John Navarre, like Patriots quarterback Tom Brady before him, has lived in the spotlight that is the Michigan quarterback. He has come under fire in a football-crazed college town where more than 100,000 fans pack the Big House on any given Saturday to watch Wolverine football.
Navarre takes many things from Brady, who he has watched win two Super Bowls in the four years since he left Ann Arbor. One thing he now knows is that where he gets selected on Draft weekend is irrelevant.
Brady was a sixth round pick in 2000, yet started and won a Super Bowl a season later. Then this past year, he collected his second ring and second Super Bowl MVP trophy.
"I haven't talked to Tom specifically about that, but he is friends with my quarterback coach at Michigan and has talked to him. He just said that you have an opportunity and you have to learn the ropes and establish yourself."
It's sound advice for Navarre, who like Brady, will probably be a second day selection. Brady was different, though, than other quarterbacks who came to New England to play behind the established Drew Bledsoe. He didn't come to play behind him, he came to compete with him.
Navarre, while certainly not arrogant about his desires, understands there will be a big learning curve, but will take that same approach even if playing behind a guy like Brett Favre, or Brady for that matter.
"Any quarterback that has a plan to play and be successful has to have that attitude," Navarre said. "That's not an insult to guys like Drew Bledsoe or Brett Favre. That's just being a competitive quarterback. The nature of the position is that you all compete with each other and make each other better."
The Patriots have selected a quarterback in each of the last three drafts and all on Day 2 – Brady in 2000 (6th round), Rohan Davey in 2001 (4th round) and Kliff Kingsbury last year (6th round). So Navarre could be a guy New England looks at late this April with the hope of developing him the way they did Brady and still hope to with Davey and Kingsbury while filtering out any who appear unable to take the next developmental step.
If this year's quarterback is Navarre, he will come behind a quarterback from which he learned a great deal as a young player at Michigan.
"Tom's leadership and confidence was contagious," Navarre recalled. "I learned from him and I strive to play at the level he's played at. He played with such confidence and he prepared and worked hard to know the offense and the defenses he was playing. That's what I took from him."
And like Brady, Navarre learned to play under the intense spotlight of Michigan. When he struggled, it got to the point where he even had to avoid campus sometimes, but he said that stuff bothered those around him more than it did him.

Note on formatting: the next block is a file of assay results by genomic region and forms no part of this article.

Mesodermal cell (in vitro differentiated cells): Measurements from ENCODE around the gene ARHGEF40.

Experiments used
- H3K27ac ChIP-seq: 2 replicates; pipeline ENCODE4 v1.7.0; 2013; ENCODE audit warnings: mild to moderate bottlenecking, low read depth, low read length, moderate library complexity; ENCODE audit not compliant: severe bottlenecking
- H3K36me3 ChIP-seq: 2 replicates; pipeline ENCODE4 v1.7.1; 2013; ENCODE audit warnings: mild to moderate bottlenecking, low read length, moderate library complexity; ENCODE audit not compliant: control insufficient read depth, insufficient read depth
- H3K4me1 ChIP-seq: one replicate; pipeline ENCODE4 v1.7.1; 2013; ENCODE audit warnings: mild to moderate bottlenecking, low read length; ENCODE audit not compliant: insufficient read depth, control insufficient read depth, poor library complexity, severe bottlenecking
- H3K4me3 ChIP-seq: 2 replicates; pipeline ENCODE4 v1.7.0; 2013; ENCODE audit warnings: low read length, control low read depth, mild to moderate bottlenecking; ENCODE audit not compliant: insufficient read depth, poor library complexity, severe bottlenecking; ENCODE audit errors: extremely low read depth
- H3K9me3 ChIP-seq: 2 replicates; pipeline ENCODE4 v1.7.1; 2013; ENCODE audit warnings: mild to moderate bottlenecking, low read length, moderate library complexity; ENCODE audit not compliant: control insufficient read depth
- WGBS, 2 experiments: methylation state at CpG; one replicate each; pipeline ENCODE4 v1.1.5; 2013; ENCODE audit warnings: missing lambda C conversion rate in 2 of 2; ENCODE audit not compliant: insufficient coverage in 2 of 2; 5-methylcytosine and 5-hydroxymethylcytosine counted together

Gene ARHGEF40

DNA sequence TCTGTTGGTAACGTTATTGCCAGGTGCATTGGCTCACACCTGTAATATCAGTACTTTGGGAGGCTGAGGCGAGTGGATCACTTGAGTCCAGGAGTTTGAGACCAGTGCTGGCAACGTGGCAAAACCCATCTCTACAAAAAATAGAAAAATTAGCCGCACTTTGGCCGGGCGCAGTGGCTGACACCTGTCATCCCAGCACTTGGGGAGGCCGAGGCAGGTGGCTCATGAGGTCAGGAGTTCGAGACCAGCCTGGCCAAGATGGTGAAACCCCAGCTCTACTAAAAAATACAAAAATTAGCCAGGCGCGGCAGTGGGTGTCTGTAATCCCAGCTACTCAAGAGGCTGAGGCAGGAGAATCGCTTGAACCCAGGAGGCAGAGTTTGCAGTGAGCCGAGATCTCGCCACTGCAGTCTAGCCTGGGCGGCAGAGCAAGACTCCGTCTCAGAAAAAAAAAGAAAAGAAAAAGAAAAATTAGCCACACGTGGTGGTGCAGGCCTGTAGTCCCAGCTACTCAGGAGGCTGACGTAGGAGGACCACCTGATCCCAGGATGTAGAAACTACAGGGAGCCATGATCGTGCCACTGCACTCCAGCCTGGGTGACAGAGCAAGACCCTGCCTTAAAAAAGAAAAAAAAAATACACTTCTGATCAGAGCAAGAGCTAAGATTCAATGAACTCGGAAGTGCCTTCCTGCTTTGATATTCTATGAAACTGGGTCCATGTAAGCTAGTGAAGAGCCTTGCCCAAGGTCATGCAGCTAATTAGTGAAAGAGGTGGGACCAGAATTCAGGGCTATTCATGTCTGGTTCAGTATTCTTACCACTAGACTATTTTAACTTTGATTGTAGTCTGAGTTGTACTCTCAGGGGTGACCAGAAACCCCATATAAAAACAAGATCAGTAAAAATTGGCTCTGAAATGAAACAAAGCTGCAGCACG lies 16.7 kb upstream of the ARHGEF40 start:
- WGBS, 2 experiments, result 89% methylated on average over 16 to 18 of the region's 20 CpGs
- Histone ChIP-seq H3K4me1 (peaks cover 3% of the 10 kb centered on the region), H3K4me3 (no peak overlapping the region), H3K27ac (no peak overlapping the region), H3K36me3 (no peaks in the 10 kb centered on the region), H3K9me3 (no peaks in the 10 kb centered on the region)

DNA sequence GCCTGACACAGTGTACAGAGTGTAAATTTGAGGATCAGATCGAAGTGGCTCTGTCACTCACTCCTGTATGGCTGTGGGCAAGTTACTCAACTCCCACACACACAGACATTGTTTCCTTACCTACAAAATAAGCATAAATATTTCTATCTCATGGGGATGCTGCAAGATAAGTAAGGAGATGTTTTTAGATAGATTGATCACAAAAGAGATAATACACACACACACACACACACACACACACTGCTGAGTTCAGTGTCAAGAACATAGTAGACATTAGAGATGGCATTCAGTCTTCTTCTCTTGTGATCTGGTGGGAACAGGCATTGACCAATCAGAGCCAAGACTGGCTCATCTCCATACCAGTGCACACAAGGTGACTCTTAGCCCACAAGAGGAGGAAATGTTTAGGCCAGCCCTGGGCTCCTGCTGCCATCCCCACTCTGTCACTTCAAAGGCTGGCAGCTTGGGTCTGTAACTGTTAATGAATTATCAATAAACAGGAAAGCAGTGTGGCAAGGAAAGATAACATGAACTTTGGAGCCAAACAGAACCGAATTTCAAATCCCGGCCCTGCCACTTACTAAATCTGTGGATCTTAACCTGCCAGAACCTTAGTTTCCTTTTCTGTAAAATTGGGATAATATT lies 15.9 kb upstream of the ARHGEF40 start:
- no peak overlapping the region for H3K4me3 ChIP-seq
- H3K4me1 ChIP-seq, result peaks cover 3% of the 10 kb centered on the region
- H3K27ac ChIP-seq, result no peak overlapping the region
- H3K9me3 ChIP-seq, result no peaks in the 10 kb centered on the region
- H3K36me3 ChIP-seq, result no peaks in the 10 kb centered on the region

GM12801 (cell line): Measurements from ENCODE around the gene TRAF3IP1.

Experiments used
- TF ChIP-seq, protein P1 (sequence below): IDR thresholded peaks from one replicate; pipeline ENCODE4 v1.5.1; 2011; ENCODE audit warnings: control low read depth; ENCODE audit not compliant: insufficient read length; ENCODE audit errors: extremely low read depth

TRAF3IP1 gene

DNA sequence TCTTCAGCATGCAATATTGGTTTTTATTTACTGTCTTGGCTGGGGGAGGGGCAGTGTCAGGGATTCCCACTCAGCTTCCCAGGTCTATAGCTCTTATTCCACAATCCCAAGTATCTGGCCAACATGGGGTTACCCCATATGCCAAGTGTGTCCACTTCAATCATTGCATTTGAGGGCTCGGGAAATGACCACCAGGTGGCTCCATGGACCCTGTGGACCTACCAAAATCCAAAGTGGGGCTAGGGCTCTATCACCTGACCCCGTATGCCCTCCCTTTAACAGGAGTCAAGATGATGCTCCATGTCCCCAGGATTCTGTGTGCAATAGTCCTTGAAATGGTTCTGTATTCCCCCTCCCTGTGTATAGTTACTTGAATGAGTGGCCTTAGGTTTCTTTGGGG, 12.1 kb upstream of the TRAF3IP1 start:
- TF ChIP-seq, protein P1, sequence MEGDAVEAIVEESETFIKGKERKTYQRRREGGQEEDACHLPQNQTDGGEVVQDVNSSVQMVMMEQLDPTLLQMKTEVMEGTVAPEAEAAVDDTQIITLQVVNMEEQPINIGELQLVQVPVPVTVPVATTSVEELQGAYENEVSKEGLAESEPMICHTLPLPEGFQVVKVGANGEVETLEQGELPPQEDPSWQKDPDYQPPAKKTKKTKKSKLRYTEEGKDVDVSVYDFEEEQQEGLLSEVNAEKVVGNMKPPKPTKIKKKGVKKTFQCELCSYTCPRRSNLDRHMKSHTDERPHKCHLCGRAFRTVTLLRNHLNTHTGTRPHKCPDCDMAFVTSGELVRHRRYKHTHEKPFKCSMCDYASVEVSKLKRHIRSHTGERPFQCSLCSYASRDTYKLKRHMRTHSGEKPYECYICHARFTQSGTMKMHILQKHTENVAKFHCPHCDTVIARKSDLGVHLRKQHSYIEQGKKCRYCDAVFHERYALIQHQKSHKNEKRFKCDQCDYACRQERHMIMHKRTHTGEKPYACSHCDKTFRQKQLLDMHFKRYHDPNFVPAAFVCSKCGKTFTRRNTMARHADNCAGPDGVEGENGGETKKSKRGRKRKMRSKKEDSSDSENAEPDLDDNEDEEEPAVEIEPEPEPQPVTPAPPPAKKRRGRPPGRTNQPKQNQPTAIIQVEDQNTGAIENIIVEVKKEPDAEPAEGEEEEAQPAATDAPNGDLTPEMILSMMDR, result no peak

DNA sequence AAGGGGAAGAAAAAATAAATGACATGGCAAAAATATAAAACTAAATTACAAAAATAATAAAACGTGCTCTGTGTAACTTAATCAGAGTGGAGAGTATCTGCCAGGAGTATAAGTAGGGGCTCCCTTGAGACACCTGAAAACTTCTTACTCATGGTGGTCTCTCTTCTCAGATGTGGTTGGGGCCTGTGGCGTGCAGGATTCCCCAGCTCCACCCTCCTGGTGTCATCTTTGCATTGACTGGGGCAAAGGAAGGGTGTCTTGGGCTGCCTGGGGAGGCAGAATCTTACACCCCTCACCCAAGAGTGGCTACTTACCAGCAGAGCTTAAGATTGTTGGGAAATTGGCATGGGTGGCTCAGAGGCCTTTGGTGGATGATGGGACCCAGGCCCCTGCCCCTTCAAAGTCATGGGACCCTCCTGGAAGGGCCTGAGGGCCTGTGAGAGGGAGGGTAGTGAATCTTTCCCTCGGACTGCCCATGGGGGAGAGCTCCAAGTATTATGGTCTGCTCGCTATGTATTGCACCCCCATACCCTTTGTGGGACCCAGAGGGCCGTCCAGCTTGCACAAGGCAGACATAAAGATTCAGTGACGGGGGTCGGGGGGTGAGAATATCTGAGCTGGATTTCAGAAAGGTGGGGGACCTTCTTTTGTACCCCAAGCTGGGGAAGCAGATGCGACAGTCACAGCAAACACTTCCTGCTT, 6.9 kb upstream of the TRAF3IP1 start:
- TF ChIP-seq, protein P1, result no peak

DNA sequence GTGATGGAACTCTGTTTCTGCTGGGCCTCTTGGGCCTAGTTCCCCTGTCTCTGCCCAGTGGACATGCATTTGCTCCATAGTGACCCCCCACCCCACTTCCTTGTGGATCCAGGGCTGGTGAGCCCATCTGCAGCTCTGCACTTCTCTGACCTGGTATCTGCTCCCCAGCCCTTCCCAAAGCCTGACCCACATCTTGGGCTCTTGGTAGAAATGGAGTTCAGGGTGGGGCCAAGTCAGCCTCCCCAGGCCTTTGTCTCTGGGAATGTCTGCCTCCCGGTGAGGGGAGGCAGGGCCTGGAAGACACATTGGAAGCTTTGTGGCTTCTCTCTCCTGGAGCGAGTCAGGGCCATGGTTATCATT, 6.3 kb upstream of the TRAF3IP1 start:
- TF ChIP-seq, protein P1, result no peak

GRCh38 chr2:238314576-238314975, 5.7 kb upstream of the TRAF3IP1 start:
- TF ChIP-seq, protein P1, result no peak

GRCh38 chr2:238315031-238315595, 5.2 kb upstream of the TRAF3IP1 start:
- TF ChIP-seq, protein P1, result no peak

"Sometimes I had to avoid campus, but the students don't have the [guts] to say something to your face so it wasn't that bad. But they'll write it in the paper."
So now Navarre hopes to follow in Brady's footsteps. He hopes to take his pocket passer style to the NFL, learn and fight for an opportunity to prove himself. Just as Brady did.
"I think what he did [as a sixth round pick] helped all the quarterbacks who played at Michigan," Navarre said. "We have a good system and we pride ourselves on our pocket presence at Michigan. Tom is one of the best with that."
While Navarre still has much to prove, you won't find too many around New England who will argue his point about Brady.
Running back Steven Jackson met with the media Friday after weighing in at 240 pounds, about five over his playing weight. He will hold a Pro Day on March 11 where he expects to run in the 4.4 range in the 40. He compared himself to Jamal Lewis, Deuce McAlister and a young Eddie George. He certainly looked the part and is the whole package New England should be looking for in a running back. He said his goal is to be the first back taken and he feels like he fits in any style of offense, especially after catching 40 passes last year as an Oregon State junior in Mike Riley's pro style offense. He tore his right meniscus in the Las Vegas Bowl and had it scoped, but said it's fine and did not raise any red flags.
Chargers GM A.J. Smith, a Providence, R.I., native, was complimentary of the Patriots as many league officials have been this week. "We are a copycat league and the Patriots are getting a lot of attention for the lower-priced free agents. If you are successful, you're being looked at. But you have to look at the people. Scott Pioli is one of the best in the business. Bill Belichick is an Xs and Os master. He can take free agents off the street and young draft picks and get them to come in and execute. I marvel at that," Smith said.
The Green Bay Packers signed wide receiver/return specialist and former Patriot Shockmain Davis and allocated him to NFL Europe.